Therefore, the presence of true facts of the world in a story does not increase the probability of the rest of the story being true, at least not by any significant amount. Except contra-factually, of course: it increases it relative to the same story but where all those true facts are replaced by false ones. But the fact that false facts lower a story’s probability does not entail true facts raise it; they only raise it relative to that hypothetical but non-existent version of the story containing false facts of the world. And that’s not the question we are asking here. We are asking how likely the stories we actually have are. Not the likelihood of stories we don’t have. See my discussion of a similar problem regarding Nazareth archaeology in OHJ, p. 258, n. 8. Contemplating the stories we don’t have can be a useful exercise (as P(e|h) must equal 1 – P(~e|h)), but only in a certain way (I explain all of this in PH, pp. 52, 230, 255-56, 302 n. 13).

Examples to the Contrary

An example I have discussed (as have other scholars making the exact same point: see NIF, pp. 174-87) is the book of Acts: peppered with true facts of the world (some cribbed from Josephus precisely for the purpose), yet nevertheless not at all believable on almost any other detail (OHJ, ch. 9). This is how historical fiction gets written. It’s not like Luke was really good at checking incidental details of regional geography and politics (he sometimes wasn’t, but even if he was), therefore the stories he inserts those details into are credible. To the contrary, Luke weaves false tales and then inserts true background facts to make them seem believable.

Therefore we cannot use the insertion of true background facts to support the truth of the stories. Those are separate reference classes, and they do not inform each other. That an author is good at the one only tells you the probability that he continues to be good at that, and therefore Luke’s often getting background facts right lends credence to other background facts in Luke that we can’t independently verify. Nothing more. If you want to up the credence of Luke’s stories (the individual pericopes, as narrative units), you need evidence that he regularly gets stories right, not just the background facts. And that is precisely what we can’t verify, whereas we can show he often (and deliberately) gets stories wrong, or uses such suspicious methods of composing them that they can’t be credited as being the result of honest inquiry (again, see OHJ, ch. 9). Which sets the prior probability of any of his other stories being true to a low value, not a high one.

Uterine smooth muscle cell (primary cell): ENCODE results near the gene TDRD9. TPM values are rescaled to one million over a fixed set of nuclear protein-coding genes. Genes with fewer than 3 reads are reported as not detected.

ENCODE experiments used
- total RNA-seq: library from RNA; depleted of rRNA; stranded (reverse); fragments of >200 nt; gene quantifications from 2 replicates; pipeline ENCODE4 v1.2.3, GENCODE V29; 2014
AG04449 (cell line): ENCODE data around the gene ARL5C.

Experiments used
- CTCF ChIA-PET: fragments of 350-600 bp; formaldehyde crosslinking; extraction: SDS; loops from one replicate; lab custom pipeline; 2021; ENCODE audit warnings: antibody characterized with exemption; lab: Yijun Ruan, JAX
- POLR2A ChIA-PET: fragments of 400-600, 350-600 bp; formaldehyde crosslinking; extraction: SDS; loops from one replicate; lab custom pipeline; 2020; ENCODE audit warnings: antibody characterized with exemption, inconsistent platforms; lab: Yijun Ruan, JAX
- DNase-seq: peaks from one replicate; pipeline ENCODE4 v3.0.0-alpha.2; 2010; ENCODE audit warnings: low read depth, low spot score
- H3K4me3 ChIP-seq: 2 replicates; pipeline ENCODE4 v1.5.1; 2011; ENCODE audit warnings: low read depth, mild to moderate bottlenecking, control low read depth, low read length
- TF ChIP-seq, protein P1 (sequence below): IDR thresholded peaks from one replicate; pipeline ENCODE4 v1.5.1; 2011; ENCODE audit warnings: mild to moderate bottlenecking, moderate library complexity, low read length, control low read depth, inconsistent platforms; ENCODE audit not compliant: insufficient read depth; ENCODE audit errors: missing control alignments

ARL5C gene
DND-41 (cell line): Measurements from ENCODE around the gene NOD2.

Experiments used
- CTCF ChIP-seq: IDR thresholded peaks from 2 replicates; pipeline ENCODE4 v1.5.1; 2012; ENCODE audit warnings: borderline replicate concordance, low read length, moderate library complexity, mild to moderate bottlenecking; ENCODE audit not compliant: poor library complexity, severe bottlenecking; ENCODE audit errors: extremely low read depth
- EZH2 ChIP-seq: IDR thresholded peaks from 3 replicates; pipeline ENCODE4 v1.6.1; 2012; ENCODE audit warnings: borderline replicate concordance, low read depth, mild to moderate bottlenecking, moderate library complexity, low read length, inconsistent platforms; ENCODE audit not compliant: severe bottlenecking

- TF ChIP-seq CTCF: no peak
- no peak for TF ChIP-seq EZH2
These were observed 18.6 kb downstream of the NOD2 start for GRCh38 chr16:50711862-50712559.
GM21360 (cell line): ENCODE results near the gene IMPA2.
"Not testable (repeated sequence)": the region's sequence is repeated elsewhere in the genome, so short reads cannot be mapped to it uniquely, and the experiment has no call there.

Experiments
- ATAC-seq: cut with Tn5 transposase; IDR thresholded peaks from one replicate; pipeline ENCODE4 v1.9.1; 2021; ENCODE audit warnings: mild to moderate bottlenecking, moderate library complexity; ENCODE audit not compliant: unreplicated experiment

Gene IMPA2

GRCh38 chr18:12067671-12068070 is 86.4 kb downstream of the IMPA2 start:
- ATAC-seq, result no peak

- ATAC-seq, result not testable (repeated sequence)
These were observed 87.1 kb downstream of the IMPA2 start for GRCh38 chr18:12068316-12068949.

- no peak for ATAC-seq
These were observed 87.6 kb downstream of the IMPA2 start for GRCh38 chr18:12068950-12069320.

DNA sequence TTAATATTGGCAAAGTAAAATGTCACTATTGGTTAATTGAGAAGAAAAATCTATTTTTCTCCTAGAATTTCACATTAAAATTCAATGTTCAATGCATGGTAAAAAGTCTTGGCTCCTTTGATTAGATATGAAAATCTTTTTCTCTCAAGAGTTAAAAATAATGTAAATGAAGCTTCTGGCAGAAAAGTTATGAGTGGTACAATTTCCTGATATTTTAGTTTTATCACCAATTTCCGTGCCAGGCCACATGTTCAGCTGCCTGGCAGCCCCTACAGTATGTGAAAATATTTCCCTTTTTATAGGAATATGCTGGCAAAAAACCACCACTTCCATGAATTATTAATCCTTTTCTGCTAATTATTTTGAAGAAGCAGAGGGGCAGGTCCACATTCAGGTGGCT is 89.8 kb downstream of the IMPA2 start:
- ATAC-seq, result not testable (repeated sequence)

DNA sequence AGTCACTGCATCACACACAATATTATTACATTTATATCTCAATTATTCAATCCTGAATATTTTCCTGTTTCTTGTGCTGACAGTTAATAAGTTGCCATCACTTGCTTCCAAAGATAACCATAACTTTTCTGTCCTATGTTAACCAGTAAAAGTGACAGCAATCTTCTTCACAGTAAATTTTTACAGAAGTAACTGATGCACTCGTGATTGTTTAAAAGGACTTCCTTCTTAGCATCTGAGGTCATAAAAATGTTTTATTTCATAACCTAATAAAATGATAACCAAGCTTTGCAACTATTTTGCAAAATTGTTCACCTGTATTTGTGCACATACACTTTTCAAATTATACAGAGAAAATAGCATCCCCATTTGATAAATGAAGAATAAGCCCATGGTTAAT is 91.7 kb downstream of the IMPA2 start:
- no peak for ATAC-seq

I do the same thing with the Gospels: demonstrate that they are composed in such a suspicious and consistently unbelievable manner that there is no way to get a high prior that any story in them is true (OHJ, ch. 10). That’s why you can’t use them to support the historicity of anything in them that we can’t independently verify. And we can’t independently verify Jesus (OHJ, chs. 8, 9, and 11).

In fact, in precisely that context I discuss in both PH and OHJ what I think Covington wants to do. See “iteration, method of” in the index to PH, which I mention in OHJ, p. 509. I’ll quote the latter here now because it’s relevant:

… from the survey in this chapter it’s clear that if we went from pericope to pericope assessing the likelihood of it being true (rather than invented to communicate a desired point or to fit a pre-planned narrative structure), each time updating our prior probability that anything in the Gospels can be considered reliable evidence for a historical Jesus, then that probability would consistently go down (or level off somewhere low), but never rise. In fact I have not found a single pericope in these Gospels that is more likely true than false. These Gospels are therefore no different than the dozens of other Gospels that weren’t selected for the canon (as discussed in Element 44). They are all just made-up stories.

To change this conclusion, historicists need to find a way to prove that something about the historical Jesus in the Gospels is probably true (not possibly true, but probably true). They have often attempted this, but so far only with completely invalid methods (as I have already thoroughly documented in Chapter 5 of Proving History). I see no prospect of any valid method ever succeeding at that task. But only time will tell. For now, my conclusion is that we can ascertain nothing in the Gospels that can usefully verify the historicity of Jesus.